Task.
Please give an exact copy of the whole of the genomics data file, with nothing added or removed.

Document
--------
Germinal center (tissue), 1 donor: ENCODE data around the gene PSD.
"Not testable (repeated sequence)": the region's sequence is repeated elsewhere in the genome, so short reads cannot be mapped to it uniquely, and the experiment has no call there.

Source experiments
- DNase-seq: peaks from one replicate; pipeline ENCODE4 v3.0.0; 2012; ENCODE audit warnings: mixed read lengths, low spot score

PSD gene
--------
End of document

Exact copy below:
Germinal center (tissue), 1 donor: ENCODE data around the gene PSD.
"Not testable (repeated sequence)": the region's sequence is repeated elsewhere in the genome, so short reads cannot be mapped to it uniquely, and the experiment has no call there.

Source experiments
- DNase-seq: peaks from one replicate; pipeline ENCODE4 v3.0.0; 2012; ENCODE audit warnings: mixed read lengths, low spot score

PSD gene